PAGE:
Elevated levels of sIL2Rα have been found in virus mediated and IgA nephropathy and Balkan nephropathy (14, 22). This is the first time that elevated levels of sIL2Rα have been reported in T1D patients with MA. Elevated levels of sIL2Rα predict the renal outcome in IgA nephropathy patients. The elevation of sIL2Rα and sTNFR2, both found on activated T cells, suggests the presence of an activated T-cell phenotype in MA patients, observed previously in patients with MA (23, 24). Influx of activated T cells in kidneys is associated with changes in glomerular structure and albumin excretion in T1D patients, as well as T1D patients with proteinuria, although the results are debatable (23, 24). The exact clinical relevance of activated T cells in kidneys of T1D patients is not very clear; it appears that damage to the kidneys occurs by activating the infiltrated macrophages. Activated macrophages in turn release reactive oxygen species, cytokines such as IL1, TNF-α, complement factors, and metalloproteinases, all of which promote renal injury (18).

The second component of the inflammatory cytokine network involves the IL6 pathway. The effect of IL6 on target cells is mediated by a complex receptor system, composed of IL6R and a signal-transducing glycoprotein (gp130). The increased concentration of soluble IL6R may be suggestive of metabolic syndrome and insulin resistance in T1D patients (25). The increase in IL6 signaling observed in T1D patients (26, 27) modulates immune response through the expansion of pathogenic Th17 cells and inhibition of generation of Foxp3 + T-regulatory cells is associated with T1D autoimmunity (2830). It has been shown that Th17 cells contribute to inflammation during chronic kidney progression (31). The expression of IL6R is limited to the activated macrophages, lymphocytes, and leukocytes, whereas IL6 signaling in endothelial cells and other cell types occurs via trans-signaling through interaction of IL6/sIL6R complex with the surface bound gp130 molecule. The elevated levels of sgp130 may suggest higher gp130 on the surface of renal endothelium and renal cells along with the activated leukocytes and lymphocytes in kidneys of MA subjects leading to increased IL6 trans-signaling and kidney injury (32, 33). Indeed, end-stage renal disease patients undergoing hemodialysis have higher expression of membrane gp130 in PBMCs, and increased spontaneous release of membrane bound gp130 (32).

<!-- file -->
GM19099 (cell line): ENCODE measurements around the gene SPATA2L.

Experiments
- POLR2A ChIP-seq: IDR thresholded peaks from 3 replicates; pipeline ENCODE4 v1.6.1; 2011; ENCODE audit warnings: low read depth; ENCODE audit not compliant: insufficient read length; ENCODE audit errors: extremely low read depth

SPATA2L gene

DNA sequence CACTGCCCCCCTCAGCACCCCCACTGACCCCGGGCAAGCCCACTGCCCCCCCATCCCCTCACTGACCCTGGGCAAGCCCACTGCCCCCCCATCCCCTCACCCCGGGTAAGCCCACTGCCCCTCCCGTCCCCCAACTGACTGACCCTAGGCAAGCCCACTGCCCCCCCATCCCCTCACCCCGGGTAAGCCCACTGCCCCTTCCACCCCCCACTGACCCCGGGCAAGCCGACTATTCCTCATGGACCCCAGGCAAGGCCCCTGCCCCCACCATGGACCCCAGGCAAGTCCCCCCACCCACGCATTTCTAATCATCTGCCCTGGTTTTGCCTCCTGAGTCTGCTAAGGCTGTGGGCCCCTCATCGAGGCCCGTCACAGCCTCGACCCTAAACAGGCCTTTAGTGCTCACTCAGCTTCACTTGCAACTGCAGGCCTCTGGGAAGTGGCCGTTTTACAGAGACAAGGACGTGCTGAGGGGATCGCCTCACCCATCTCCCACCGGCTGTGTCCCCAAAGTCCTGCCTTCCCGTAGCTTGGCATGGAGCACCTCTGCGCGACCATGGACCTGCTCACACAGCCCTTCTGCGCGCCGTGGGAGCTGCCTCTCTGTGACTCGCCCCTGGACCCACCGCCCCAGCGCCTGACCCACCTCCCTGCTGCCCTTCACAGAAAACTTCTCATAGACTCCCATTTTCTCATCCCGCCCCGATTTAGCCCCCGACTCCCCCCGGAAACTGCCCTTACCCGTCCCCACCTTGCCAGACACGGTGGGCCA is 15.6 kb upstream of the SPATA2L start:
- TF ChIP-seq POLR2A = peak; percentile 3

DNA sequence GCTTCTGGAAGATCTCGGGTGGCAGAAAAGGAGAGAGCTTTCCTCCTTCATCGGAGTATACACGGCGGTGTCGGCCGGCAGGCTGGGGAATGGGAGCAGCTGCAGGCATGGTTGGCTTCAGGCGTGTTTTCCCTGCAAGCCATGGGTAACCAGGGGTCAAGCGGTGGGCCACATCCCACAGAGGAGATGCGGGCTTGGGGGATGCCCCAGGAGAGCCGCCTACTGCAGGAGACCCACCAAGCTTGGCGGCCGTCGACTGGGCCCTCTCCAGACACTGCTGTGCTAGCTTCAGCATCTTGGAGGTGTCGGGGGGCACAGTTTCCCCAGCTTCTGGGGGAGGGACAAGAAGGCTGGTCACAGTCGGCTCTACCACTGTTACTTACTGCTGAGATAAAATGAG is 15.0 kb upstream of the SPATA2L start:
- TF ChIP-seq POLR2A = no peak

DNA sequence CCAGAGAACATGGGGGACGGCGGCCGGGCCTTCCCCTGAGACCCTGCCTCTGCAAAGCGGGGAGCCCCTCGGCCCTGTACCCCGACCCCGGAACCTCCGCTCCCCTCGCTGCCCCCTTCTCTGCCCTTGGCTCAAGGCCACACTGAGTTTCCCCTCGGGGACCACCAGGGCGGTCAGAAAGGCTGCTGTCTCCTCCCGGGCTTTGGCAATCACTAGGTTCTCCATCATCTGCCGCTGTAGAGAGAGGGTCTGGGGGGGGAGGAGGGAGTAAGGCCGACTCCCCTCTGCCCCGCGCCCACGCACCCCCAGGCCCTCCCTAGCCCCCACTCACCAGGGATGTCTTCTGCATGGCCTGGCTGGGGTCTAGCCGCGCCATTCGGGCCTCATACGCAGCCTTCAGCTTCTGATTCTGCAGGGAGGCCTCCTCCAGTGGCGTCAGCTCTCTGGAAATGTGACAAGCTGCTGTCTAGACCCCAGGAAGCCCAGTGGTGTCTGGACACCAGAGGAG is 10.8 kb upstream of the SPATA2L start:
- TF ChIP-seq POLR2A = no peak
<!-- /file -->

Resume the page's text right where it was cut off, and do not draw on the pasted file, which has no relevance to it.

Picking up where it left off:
Apart from the direct effect on kidneys and activation of lymphocytes, signaling via TNFRs and IL6R also elicits inflammatory responses by the liver and vascular endothelial cells. Under increased inflammatory stimulus, hepatic cells respond by eliciting acute phase reaction through production of CRP and SAA. Elevated levels of the acute phase proteins (CRP and SAA) are known to be deposited in the glomerular endothelium as well as in the cytoplasm of tubules. It is hypothesized that these deposits promote inflammation via the release of IL6, IL1, and TNF-α and chemotactic molecules by the renal cells (18, 19, 34, 35). TNF-α and CRP both upregulate the expression of ICAM1 and VCAM1 on the surface of glomerular endothelial cells (35, 36). The elevated levels of adhesion molecules (sICAM1 and sVCAM1) suggest the presence of subclinical endothelial dysfunction, which may cause increased recruitment and migration of leukocytes in the kidneys of MA patients as observed in an earlier study (19). Increased signaling via TNFRs and IL6R is also involved in the pathophysiology of kidneys including nephropathy via production of MMPs in renal tissues (37). MMP2, a zinc metalloprotease, is involved in the shedding of receptors and activation of cytokines and chemokines (38). Overexpression of MMP2 in kidneys of mice has been shown to cause structural abnormalities similar to those observed in human MA patients (39). The elevated serum levels of inflammatory, matrix metalloproteinase, and endothelial markers observed in this study reflect an increase in TNF-α and IL6-mediated secondary inflammation and endothelial dysfunction which may result in abnormal changes in renal physiology, integrity, and retention and migration of leukocytes in the kidneys of T1D patients.